post #3 of 10
What I love most about the architectural style of these Apple stores, is that they will be the perfect place for displaying Apple's "Personal Hover Transport Vehicles" when the time is right.
They'll look gorgeous in there.
post #4 of 10
Don't you mean construction barges ahead??? lol.gif Oh wait, Apple gets proper permits before construction 1smile.gif

"Apple should pull the plug on the iPhone."

John C. Dvorak, 2007
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"Apple should pull the plug on the iPhone."

John C. Dvorak, 2007
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post #5 of 10

A few months from now:

 

Protected California fountain stolen from Apple construction site; nowhere to be found

Originally Posted by Slurpy

There's just a TINY chance that Apple will also be able to figure out payments. Oh wait, they did already… …and you’re already fucked.

 

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Originally Posted by Slurpy

There's just a TINY chance that Apple will also be able to figure out payments. Oh wait, they did already… …and you’re already fucked.

 

Reply
post #6 of 10
Quote:
Originally Posted by Tallest Skil View Post
A few months from now:

 


Or Perhaps:
 


Thieves break into new Apple flagship store by rolling unwanted fountain into hangar doors.
 

 

It could happen... in my case.. I hope it happens. :)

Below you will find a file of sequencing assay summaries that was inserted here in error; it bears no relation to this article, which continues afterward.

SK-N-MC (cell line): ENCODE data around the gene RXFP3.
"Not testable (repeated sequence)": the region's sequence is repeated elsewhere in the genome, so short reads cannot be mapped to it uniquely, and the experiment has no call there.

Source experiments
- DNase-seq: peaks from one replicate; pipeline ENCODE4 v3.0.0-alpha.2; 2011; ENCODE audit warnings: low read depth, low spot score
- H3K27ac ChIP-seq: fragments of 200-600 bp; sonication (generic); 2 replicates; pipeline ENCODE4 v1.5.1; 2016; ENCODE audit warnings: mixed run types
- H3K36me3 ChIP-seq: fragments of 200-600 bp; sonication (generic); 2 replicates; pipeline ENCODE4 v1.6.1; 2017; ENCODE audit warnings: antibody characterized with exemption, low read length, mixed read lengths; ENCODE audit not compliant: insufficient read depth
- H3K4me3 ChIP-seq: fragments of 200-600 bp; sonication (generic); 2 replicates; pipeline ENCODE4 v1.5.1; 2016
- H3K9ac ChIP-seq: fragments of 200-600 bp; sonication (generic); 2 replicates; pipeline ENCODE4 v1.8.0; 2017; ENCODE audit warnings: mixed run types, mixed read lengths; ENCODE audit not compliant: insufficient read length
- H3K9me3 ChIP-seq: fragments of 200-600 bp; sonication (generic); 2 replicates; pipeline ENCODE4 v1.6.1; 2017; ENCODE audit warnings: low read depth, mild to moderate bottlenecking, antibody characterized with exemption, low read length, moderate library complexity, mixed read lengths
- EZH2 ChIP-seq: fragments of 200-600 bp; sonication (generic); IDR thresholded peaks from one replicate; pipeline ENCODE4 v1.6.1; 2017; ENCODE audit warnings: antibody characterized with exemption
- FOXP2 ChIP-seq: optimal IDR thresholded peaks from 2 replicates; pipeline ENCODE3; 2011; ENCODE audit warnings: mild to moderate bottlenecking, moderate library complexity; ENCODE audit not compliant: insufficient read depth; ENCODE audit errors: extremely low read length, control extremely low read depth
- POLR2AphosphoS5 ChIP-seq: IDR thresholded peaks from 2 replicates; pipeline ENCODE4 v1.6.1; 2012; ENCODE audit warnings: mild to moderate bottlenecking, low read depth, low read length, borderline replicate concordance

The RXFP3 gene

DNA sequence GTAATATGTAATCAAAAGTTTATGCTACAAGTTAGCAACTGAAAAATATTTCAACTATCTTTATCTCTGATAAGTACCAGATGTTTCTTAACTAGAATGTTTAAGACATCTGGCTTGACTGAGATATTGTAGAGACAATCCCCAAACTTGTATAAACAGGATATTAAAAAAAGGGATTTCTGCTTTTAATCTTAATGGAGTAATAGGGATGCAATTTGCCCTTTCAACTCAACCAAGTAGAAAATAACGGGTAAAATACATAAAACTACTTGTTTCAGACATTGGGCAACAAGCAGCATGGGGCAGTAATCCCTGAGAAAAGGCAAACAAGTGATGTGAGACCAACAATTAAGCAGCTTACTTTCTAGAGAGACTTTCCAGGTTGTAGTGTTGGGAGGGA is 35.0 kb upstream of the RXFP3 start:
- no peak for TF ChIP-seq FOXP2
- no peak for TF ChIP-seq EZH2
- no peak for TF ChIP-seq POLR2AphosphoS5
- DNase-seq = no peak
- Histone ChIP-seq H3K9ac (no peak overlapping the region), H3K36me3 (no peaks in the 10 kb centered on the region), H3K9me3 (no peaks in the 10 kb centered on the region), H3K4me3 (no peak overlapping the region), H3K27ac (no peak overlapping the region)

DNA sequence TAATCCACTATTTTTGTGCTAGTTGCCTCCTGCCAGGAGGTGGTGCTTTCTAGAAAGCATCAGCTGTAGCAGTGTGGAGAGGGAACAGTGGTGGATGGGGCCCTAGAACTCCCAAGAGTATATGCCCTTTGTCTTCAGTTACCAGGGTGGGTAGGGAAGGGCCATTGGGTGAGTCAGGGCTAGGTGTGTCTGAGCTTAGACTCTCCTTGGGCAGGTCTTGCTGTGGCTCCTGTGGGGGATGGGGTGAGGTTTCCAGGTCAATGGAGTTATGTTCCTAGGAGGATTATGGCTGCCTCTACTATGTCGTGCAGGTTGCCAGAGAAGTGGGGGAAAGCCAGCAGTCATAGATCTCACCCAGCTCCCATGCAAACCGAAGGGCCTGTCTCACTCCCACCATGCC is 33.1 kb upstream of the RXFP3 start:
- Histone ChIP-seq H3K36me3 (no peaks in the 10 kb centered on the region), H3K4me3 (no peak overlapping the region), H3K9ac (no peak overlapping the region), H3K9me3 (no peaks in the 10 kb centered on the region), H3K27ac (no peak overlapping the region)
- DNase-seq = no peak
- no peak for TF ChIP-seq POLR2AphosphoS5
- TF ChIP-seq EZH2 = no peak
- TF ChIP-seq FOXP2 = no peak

post #7 of 10

Personally, I find it a shame that most of the world will judge Ruth Asawa's based on the San Francisco fountain in front of the Grand Hyatt Hotel (the future Apple Store site); I don't find it to be one of her better works.

 

As a matter of fact, I don't care much for her representational art, which most of her public commissions are. The abstract, origami-like Nihonmachi fountain in San Francisco's Japantown district is far more beautiful than the Grand Hyatt hot tub.

 

Her crocheted wire and tied wire sculpture work is fantastic though; the De Young Museum has multiple examples of these, her non-representational art is far superior to stuff like the mermaid sculpture or the Grand Hyatt fountain.

 

Oh well...

post #8 of 10

That fountain is the ugliest thing I have ever seen in my entire life.  All it is good for is homeless people taking showers in it.  It is disgusting.  Nothing like that belongs anywhere near an Apple store.